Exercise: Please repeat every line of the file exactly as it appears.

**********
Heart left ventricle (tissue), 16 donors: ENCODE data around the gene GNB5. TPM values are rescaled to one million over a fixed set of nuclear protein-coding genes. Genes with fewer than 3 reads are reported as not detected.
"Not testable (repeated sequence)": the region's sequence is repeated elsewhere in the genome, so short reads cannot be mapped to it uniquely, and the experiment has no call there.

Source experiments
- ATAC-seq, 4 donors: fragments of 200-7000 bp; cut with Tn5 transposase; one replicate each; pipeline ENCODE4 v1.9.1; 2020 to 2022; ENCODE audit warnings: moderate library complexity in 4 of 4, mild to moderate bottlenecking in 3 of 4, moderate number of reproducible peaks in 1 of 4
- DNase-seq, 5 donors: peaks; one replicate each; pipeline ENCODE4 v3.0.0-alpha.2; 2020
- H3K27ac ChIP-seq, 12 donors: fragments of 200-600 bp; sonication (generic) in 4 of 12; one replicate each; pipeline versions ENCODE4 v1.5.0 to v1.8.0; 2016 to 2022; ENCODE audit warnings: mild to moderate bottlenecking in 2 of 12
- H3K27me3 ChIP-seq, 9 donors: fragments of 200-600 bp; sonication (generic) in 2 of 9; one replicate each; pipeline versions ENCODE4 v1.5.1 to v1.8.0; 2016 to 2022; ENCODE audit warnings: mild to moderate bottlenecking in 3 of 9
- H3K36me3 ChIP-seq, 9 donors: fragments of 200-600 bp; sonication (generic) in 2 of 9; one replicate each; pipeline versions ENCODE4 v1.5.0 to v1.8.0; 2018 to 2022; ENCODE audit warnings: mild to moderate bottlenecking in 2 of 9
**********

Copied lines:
Heart left ventricle (tissue), 16 donors: ENCODE data around the gene GNB5. TPM values are rescaled to one million over a fixed set of nuclear protein-coding genes. Genes with fewer than 3 reads are reported as not detected.
"Not testable (repeated sequence)": the region's sequence is repeated elsewhere in the genome, so short reads cannot be mapped to it uniquely, and the experiment has no call there.

Source experiments
- ATAC-seq, 4 donors: fragments of 200-7000 bp; cut with Tn5 transposase; one replicate each; pipeline ENCODE4 v1.9.1; 2020 to 2022; ENCODE audit warnings: moderate library complexity in 4 of 4, mild to moderate bottlenecking in 3 of 4, moderate number of reproducible peaks in 1 of 4
- DNase-seq, 5 donors: peaks; one replicate each; pipeline ENCODE4 v3.0.0-alpha.2; 2020
- H3K27ac ChIP-seq, 12 donors: fragments of 200-600 bp; sonication (generic) in 4 of 12; one replicate each; pipeline versions ENCODE4 v1.5.0 to v1.8.0; 2016 to 2022; ENCODE audit warnings: mild to moderate bottlenecking in 2 of 12
- H3K27me3 ChIP-seq, 9 donors: fragments of 200-600 bp; sonication (generic) in 2 of 9; one replicate each; pipeline versions ENCODE4 v1.5.1 to v1.8.0; 2016 to 2022; ENCODE audit warnings: mild to moderate bottlenecking in 3 of 9
- H3K36me3 ChIP-seq, 9 donors: fragments of 200-600 bp; sonication (generic) in 2 of 9; one replicate each; pipeline versions ENCODE4 v1.5.0 to v1.8.0; 2018 to 2022; ENCODE audit warnings: mild to moderate bottlenecking in 2 of 9